Wednesday, 26 October 2016

Colefax and Fowler and the Yellow Room

For those who know it, the Yellow Room at 39 Brook Street/22 Avery Row is one of the most iconic interiors in London. It was first leased by John Fowler in 1944. I was first taken to see the room when I was very young by my father, who has always admired the room - and tried to imitate in various houses over the years. The room was further brought to life for me by a friend of mine, the interior decorator Elizabeth Winn, whose aunt was Nancy Lancaster. Mrs Lancaster would let Elizabeth use the room for soirees when she was a young lady in London. Elizabeth used to speak with delight of the candlelit interior and the string quartets she would get to play for the evening. All this in a room Mrs Lancaster called her 'bed-sit'!


                          The Yellow Room in the late 80s

Now to the room itself. It was, firstly, the creation of Jeffry Wyattville and, latterly, of Nancy Lancaster and John Fowler. It is fourteen metres long, though seems larger thanks to Fowler's clever use of mirrors, which are set into blind arches surrounding the door architraves. There are also mirrors set into the backs of the window shutters which, at night with the shutters closed, give the room another fantastic dimension. The yellow of the walls was probably intended by Fowler to shock - gloss paint at the time was viewed as out of fashion and rather non-U. The colour was supposed to have been suggested to Nancy by Paul Phipps. Long thought to have been painted by Fowler himself, the swags above the cornice at either end of the room were actually the work of George Oakes.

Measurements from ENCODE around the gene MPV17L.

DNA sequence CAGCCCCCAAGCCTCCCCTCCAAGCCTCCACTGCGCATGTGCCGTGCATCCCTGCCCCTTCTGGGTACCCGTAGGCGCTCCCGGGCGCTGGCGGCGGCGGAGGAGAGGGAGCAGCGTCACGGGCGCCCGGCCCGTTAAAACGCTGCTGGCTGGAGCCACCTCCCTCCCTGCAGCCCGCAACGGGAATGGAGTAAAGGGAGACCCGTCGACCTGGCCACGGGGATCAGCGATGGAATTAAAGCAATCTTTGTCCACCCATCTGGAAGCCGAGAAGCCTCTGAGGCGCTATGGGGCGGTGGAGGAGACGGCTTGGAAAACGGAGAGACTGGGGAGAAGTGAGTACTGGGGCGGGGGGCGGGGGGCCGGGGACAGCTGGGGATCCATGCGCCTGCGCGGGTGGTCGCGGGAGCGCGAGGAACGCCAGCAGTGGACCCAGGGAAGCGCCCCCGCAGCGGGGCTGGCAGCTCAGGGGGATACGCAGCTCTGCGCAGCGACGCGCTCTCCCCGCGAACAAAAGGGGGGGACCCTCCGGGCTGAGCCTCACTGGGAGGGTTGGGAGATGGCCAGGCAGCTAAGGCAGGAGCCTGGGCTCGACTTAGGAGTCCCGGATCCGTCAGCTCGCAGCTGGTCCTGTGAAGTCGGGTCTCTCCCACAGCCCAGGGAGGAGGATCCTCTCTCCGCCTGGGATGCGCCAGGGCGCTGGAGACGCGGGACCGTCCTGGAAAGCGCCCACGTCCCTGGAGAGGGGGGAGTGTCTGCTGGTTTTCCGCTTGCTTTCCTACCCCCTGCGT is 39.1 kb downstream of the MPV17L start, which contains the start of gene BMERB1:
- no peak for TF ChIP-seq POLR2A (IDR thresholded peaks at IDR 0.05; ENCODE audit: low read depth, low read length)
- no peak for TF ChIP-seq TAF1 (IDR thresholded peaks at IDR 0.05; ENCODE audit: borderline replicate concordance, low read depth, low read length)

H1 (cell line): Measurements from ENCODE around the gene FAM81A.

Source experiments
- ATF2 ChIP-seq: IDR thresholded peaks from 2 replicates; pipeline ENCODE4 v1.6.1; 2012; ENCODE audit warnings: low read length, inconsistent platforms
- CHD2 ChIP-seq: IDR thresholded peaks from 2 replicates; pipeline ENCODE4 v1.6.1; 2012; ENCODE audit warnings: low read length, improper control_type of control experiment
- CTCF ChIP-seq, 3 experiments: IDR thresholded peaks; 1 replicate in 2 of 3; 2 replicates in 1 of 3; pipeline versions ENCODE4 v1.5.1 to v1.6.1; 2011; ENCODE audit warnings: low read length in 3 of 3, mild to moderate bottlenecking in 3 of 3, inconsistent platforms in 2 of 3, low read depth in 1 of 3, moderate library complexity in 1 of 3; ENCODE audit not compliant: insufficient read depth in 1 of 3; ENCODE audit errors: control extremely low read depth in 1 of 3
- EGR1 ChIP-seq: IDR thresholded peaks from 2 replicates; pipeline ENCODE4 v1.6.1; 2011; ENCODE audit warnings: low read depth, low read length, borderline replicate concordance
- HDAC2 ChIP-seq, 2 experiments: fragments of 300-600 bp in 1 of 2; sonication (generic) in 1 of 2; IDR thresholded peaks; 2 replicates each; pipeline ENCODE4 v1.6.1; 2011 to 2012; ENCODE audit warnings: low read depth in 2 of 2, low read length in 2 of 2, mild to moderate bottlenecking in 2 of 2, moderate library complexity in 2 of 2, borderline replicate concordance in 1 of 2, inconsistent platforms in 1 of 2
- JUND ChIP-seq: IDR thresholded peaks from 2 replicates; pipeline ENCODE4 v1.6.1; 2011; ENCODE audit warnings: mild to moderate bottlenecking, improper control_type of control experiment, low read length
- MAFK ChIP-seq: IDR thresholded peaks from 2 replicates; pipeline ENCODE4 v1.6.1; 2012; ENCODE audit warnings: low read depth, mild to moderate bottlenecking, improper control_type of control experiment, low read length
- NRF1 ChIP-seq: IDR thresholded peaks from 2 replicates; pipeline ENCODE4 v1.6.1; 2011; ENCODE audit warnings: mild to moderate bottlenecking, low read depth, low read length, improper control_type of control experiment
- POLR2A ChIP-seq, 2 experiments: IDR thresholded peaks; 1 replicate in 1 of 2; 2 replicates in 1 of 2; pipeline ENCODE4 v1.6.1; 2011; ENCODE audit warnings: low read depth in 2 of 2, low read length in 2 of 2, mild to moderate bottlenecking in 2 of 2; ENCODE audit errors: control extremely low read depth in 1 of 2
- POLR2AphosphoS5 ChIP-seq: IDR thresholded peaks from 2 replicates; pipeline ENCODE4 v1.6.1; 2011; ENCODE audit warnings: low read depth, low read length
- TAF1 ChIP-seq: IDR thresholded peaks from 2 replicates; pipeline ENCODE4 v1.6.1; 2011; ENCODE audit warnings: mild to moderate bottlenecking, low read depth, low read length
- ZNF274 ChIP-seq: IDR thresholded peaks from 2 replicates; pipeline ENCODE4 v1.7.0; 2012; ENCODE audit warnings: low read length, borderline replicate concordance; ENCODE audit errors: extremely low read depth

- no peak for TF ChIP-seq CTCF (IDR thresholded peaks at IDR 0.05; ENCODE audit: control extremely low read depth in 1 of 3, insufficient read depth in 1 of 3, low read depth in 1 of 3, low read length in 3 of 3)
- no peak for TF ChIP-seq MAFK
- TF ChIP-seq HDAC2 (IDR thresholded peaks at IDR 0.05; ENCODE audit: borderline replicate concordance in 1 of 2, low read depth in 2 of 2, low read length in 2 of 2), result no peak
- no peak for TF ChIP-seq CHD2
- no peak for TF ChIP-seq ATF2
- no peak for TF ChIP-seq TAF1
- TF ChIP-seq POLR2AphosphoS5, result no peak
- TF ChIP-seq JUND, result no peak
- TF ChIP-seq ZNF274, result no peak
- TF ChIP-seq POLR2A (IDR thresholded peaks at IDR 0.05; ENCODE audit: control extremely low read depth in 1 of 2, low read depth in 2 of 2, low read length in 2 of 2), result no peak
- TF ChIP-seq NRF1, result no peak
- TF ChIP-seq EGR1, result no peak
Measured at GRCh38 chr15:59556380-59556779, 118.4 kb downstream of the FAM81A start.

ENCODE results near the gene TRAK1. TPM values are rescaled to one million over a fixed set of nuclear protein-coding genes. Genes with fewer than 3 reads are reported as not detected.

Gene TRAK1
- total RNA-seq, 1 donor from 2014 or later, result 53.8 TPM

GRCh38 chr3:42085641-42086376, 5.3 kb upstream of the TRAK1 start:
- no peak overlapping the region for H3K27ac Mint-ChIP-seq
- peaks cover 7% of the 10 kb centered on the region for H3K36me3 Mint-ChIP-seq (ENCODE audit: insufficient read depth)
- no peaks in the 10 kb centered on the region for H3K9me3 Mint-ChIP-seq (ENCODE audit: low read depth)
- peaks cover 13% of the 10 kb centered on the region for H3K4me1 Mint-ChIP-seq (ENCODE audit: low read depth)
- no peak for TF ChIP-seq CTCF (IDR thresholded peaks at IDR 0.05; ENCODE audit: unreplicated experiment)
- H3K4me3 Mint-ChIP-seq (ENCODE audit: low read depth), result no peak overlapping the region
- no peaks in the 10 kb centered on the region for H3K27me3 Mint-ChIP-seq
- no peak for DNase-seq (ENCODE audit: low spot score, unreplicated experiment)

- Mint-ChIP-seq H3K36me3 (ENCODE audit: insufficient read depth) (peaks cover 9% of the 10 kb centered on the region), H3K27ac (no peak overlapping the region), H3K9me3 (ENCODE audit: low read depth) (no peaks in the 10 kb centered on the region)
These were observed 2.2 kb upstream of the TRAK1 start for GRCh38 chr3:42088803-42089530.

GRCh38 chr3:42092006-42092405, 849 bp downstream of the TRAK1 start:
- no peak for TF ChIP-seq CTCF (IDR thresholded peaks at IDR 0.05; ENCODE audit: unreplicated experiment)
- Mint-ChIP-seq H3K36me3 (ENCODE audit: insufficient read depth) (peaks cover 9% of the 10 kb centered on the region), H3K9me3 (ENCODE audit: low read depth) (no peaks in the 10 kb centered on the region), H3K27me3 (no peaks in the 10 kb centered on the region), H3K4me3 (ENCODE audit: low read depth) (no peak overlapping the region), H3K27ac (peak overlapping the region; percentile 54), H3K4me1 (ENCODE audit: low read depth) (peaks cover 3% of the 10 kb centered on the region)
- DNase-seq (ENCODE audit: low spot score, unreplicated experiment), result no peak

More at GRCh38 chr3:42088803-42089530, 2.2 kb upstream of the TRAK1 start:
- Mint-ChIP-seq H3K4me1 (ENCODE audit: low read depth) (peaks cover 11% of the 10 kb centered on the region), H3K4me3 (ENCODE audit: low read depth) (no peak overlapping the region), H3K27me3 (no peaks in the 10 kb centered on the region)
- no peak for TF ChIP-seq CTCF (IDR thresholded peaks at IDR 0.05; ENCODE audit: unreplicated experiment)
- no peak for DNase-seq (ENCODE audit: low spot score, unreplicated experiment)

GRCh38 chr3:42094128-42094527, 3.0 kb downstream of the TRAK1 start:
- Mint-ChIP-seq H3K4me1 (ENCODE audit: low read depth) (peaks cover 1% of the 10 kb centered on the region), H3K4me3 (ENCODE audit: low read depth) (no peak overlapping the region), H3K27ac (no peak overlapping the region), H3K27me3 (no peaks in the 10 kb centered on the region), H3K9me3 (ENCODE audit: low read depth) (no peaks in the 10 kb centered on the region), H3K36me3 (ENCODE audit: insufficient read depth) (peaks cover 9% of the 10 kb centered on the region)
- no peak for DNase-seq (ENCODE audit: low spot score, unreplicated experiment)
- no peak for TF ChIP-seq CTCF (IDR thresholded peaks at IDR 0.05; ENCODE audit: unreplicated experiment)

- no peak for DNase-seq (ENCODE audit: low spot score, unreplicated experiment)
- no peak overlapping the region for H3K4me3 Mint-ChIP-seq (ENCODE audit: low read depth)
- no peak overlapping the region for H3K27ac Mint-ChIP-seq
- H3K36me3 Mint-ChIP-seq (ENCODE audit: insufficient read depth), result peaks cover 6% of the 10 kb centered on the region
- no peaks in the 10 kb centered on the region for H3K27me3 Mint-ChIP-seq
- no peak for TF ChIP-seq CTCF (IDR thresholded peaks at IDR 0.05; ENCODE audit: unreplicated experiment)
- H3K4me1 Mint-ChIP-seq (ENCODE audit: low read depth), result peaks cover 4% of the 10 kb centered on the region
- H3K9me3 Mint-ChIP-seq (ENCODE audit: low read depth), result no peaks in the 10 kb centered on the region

The Yellow Room in the late 80s

The Yellow Room in October 2016



The curtains in the Yellow Room - the outer curtains, which are made of unlined yellow silk taffeta, are held by bows from which hang two-toned ropes and tassels, in bronze and amber yellow.

I went into the Yellow Room for the last time, in its present incarnation, two weeks ago. By good fortune I met there the inimitable archivist Barry McIntyre. He knew Mrs Lancaster, as well as Elizabeth Winn. He told me about Fowler's pink wall in the courtyard, which Mrs Lancaster hated so much that she didn't speak to him for a whole week. He said that Mrs Lancaster was also a great tease, and poor old John Fowler would take the bait and get frightfully put-out. All this going on while the 'bed-sit' was one of the smartest salons in London. Laughter, teasing, gossip, brilliance and good taste - all in one wonderful room over so many years. God bless Colefax and Fowler and the seventy-two glorious years they have had at Brook Street. Let us all hope that the new custodians of this precious chamber know how lucky they are!


Barry McIntyre in the Yellow Room - October 2016

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